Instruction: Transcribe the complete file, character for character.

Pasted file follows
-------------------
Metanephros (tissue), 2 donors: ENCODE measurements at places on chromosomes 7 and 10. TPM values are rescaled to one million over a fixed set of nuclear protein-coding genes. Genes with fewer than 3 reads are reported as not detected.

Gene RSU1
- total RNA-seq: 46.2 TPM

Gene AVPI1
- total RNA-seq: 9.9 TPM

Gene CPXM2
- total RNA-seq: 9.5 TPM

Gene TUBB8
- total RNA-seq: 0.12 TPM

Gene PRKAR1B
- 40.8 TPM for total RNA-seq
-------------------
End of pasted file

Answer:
Metanephros (tissue), 2 donors: ENCODE measurements at places on chromosomes 7 and 10. TPM values are rescaled to one million over a fixed set of nuclear protein-coding genes. Genes with fewer than 3 reads are reported as not detected.

Gene RSU1
- total RNA-seq: 46.2 TPM

Gene AVPI1
- total RNA-seq: 9.9 TPM

Gene CPXM2
- total RNA-seq: 9.5 TPM

Gene TUBB8
- total RNA-seq: 0.12 TPM

Gene PRKAR1B
- 40.8 TPM for total RNA-seq